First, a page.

When I travel, I love to contrast the differences between where I live and where I’m visiting. Last week’s trip to Boston to give three speeches to nursing organizations on my book “American Nightingale” was full of such fascinating differences:
1. History. They got it. We don’t. We ate in a 200-year-old restaurant, Mama Maria’s in Little Italy, from which we could see Paul Revere’s house. (He was a no-show.) I bought 25 lbs. of books from one of the country’s oldest bookstores, Brattle Books, which dates to 1825. My wife, Sally, bought a book that had a written inscription, “Christmas ’86” and the person wasn’t talking 1986. Spoke at a 100-plus-year-old hall next to a house built in 1718. That’s roughly the time the grandfather of Eugene’s founder, Eugene Skinner, would have been born. Out west, you say “Mayflower” and people think “moving van.” In Boston, I was talking to a woman about the old houses near Norwell and she said, “Lots of Mayflower families were here.”
2. Highway signs. In rural areas around Boston, you’d see a sign that said “Thickly Settled.” Huh? Turns out, it’s a more poetic version of our “Congestion.” We also puzzled over “Adopt a Visibility Site” and, on Cape Cod near Provincetown, “Turtle Crossing.” (That could be a long, long wait.)
3. Options. Particularly when it comes to restaurants. There are 250 Italian restaurants alone in the “Little Italy” portion of North Boston. I’d estimate that more people were eating last Friday night in a single Boston block than in all of downtown Eugene.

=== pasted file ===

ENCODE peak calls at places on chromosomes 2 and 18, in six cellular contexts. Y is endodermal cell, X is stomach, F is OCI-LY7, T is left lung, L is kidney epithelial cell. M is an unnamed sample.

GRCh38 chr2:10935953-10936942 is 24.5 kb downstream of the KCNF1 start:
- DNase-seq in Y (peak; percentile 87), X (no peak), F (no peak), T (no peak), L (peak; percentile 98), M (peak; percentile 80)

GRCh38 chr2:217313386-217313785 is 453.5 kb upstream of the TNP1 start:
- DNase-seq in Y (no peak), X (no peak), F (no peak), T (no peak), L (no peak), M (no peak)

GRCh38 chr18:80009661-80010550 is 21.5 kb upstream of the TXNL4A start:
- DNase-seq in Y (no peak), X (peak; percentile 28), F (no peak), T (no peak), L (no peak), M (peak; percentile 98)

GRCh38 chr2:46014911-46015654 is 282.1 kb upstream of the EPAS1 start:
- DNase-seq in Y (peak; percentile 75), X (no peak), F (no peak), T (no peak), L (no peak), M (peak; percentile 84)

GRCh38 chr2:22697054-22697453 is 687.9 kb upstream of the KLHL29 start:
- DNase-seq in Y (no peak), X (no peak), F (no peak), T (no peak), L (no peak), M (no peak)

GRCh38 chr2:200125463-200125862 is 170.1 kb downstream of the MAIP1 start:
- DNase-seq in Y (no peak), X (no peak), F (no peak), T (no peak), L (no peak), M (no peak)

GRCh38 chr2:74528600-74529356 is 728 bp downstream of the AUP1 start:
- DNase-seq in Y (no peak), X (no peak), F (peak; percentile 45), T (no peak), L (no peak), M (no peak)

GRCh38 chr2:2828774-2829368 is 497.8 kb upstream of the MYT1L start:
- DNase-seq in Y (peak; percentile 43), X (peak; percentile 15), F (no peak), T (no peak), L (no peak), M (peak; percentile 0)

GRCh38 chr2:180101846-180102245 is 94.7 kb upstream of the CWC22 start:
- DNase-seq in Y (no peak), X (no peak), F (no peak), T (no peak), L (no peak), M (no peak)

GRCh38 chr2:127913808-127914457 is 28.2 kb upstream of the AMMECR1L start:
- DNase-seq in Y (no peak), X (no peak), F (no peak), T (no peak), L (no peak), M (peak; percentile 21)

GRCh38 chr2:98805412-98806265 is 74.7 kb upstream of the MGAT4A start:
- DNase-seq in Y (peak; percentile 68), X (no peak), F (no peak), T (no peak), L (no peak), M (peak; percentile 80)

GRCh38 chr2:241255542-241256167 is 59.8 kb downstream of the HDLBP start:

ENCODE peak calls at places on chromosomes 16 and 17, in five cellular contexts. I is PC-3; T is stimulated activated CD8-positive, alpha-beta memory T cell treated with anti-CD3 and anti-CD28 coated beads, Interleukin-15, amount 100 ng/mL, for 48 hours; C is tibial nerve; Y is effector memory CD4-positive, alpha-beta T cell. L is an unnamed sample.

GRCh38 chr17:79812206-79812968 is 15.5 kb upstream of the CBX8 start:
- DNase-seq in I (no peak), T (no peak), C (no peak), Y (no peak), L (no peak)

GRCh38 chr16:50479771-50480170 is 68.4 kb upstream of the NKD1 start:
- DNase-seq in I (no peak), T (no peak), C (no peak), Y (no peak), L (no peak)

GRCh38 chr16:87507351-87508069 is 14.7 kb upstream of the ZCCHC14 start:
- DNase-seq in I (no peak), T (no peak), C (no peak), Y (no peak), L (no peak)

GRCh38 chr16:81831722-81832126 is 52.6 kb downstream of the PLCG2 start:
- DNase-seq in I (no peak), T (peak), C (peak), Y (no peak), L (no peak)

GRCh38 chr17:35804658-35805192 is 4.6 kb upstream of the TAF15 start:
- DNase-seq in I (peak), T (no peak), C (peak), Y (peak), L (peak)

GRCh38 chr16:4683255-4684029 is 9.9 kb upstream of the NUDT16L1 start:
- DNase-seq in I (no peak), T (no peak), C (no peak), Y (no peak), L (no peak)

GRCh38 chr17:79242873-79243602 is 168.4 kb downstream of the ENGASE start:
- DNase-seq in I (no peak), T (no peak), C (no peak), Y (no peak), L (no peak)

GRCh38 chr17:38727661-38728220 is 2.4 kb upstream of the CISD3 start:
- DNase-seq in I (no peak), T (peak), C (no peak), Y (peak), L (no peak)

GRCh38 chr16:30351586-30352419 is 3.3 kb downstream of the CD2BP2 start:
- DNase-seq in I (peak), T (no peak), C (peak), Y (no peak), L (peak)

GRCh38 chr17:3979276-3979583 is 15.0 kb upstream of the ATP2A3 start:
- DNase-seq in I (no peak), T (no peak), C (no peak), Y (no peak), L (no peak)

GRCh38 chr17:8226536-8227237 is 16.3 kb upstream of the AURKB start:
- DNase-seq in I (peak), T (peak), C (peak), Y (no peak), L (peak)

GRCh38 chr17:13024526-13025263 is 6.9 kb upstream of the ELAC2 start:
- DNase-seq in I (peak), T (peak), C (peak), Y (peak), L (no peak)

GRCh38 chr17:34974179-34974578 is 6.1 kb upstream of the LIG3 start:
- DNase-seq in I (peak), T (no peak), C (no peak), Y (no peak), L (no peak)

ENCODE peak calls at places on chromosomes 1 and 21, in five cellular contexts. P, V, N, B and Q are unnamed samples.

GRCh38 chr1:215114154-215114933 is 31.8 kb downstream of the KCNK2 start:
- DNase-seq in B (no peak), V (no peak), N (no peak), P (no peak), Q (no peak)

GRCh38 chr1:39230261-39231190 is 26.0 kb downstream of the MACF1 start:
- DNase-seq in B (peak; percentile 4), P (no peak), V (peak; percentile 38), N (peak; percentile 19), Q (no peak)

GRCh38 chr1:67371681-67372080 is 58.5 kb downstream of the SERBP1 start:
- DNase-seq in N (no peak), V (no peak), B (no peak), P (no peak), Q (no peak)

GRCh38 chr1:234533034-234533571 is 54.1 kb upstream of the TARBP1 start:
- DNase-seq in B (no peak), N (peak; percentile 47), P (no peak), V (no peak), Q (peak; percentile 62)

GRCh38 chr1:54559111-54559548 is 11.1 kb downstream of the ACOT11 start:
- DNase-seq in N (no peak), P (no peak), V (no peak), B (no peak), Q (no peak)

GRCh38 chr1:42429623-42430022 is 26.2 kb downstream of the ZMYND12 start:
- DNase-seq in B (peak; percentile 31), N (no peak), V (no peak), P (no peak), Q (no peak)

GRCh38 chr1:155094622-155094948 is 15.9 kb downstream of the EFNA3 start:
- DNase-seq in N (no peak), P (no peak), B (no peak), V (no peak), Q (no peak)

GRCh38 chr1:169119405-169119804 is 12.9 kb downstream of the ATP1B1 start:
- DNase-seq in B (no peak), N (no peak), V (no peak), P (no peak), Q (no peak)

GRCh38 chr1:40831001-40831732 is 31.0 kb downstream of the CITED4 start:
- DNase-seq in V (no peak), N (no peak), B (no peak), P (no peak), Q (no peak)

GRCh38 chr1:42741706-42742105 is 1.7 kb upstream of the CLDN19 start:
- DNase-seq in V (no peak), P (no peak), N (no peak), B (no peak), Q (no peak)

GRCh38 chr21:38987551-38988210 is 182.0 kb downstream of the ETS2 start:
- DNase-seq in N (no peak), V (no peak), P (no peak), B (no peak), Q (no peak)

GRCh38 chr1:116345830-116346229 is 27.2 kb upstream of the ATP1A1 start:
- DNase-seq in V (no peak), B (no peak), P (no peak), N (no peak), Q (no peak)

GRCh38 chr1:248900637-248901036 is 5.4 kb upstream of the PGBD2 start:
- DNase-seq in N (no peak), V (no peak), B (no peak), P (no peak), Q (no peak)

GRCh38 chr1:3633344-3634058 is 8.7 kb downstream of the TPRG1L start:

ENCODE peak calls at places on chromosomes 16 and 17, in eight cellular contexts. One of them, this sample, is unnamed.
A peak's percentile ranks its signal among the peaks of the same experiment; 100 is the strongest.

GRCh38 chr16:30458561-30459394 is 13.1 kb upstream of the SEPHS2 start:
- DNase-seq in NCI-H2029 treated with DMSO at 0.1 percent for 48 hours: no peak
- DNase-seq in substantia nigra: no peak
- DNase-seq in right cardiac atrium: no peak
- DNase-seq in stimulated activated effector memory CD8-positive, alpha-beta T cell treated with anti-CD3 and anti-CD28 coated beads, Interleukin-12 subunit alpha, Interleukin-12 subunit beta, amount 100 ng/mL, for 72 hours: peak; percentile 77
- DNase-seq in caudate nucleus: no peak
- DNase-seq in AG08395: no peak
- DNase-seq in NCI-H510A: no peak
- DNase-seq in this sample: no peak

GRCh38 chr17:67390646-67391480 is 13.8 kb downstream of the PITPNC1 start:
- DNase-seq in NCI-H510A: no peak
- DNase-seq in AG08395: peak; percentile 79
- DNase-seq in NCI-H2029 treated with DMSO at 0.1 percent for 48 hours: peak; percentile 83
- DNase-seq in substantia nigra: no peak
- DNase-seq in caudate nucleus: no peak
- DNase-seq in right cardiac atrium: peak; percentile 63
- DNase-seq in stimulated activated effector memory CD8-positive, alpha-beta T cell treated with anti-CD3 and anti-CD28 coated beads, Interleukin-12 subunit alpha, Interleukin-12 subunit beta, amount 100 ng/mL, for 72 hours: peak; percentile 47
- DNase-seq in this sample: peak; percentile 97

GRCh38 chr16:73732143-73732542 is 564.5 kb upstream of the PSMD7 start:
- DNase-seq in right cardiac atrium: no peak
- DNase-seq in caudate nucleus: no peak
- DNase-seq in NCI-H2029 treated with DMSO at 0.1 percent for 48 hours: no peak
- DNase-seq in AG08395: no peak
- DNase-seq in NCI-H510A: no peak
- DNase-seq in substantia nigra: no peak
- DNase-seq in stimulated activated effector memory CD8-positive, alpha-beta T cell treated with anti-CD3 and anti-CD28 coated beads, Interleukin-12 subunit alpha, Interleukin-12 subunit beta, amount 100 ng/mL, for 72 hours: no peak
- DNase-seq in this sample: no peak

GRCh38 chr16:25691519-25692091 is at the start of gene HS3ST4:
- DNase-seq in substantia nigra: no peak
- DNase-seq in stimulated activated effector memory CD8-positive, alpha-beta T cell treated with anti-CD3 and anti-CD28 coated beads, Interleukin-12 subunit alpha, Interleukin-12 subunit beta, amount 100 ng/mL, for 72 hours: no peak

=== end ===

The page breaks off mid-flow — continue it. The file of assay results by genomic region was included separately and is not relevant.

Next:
4. Parking. Around here, we grumble about having to pay $1 to park downtown for an hour. In Boston, we paid $32 a day to keep our car in a lot beneath the Hyatt Regency.
5. Accents. It’s obvious, really. As one Bostonian told Sally: “You have a strange one.” Uh, yeah. Bostonians will say “caw” for “car,” “idear” for “idea” and “Chadnay” for “Chardonnay.” So, yeah, we’re strange.
6. Zip cars. Far more common in Boston than out west, where we rely so much on our own cars. In Boston, the new trend, particularly among younger people, it to go to www.zipcar.com and rent a car online that you pick up in some parking lot somewhere. No muss, no fuss. Use it for a few hours or a day and return it. So many people in Boston rely on the T (subway) system that many don’t own cars.
7, Chinese food. At a place called “Peach Farm” in Chinatown, I noticed a waiter was netting full-size bass out of a tank and throwing them into a bucket. “Let’s not order the fish,” I told Sally. “I don’t want to personally know my food before eating it.” Great food, though! In a restaurant seating perhaps 150 people, we were among a handful of non-Chinese people.
8. Oregon connections. I wore an Oregon sweatshirt for much of time there, like at Fenway Park for Yanks-Sox (Boston won, 9-3.) Had a handful of people come up and high-five me: the bookstore clerk from Tualatin, a woman from Hillsboro going down the stairs after the game, even left fielder Jacoby Ellsbury’s t-ball coach in Madras!
9. Miscellaneous oddities. Massachusetts has brooks in a way Oregon does not. In one grocery store, people could take individual cordless scanners and scan their items as they shopped to save time at checkout. Police officers, not “flaggers,” keep traffic going at worksites. (It’s controversial, I was told, because lots of folks think it’s a waste of taxpayer’s money for a police officer to sometimes stand all day and do nothing, which the officer across from Brattle Books did.)
10. Paul Revere. Saw him texting in the Boston Common, oldest park in the country. When I tried to take a photo of the tour guide, however, he bristled. “If my boss sees that, I’m in trouble.” But can’t get out of my head the possibilities of revisionist history: “One tweet if by land, two if by sea …. “